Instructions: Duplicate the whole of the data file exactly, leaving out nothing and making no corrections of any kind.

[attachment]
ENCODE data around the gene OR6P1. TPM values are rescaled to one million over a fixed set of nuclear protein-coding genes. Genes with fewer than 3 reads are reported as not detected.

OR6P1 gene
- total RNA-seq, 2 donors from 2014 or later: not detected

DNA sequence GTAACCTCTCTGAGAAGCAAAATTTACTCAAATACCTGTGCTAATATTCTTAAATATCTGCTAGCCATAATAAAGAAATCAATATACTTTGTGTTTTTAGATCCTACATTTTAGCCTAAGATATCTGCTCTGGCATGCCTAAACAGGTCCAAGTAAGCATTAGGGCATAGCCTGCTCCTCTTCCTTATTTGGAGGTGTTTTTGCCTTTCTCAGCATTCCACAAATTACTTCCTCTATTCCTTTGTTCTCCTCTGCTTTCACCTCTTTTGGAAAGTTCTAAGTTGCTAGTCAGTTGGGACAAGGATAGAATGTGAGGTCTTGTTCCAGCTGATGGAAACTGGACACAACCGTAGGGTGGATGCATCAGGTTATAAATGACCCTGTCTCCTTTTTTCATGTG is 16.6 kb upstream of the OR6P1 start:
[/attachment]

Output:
ENCODE data around the gene OR6P1. TPM values are rescaled to one million over a fixed set of nuclear protein-coding genes. Genes with fewer than 3 reads are reported as not detected.

OR6P1 gene
- total RNA-seq, 2 donors from 2014 or later: not detected

DNA sequence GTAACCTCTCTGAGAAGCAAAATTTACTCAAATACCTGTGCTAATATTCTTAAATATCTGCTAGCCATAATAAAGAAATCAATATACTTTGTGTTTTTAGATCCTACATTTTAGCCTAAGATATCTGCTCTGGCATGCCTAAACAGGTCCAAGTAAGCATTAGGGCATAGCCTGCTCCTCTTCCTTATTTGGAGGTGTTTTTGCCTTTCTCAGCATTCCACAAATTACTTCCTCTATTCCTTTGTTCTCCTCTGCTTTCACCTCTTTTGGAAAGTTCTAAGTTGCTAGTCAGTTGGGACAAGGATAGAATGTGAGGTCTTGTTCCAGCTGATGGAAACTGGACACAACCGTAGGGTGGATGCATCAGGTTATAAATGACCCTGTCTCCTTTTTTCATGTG is 16.6 kb upstream of the OR6P1 start: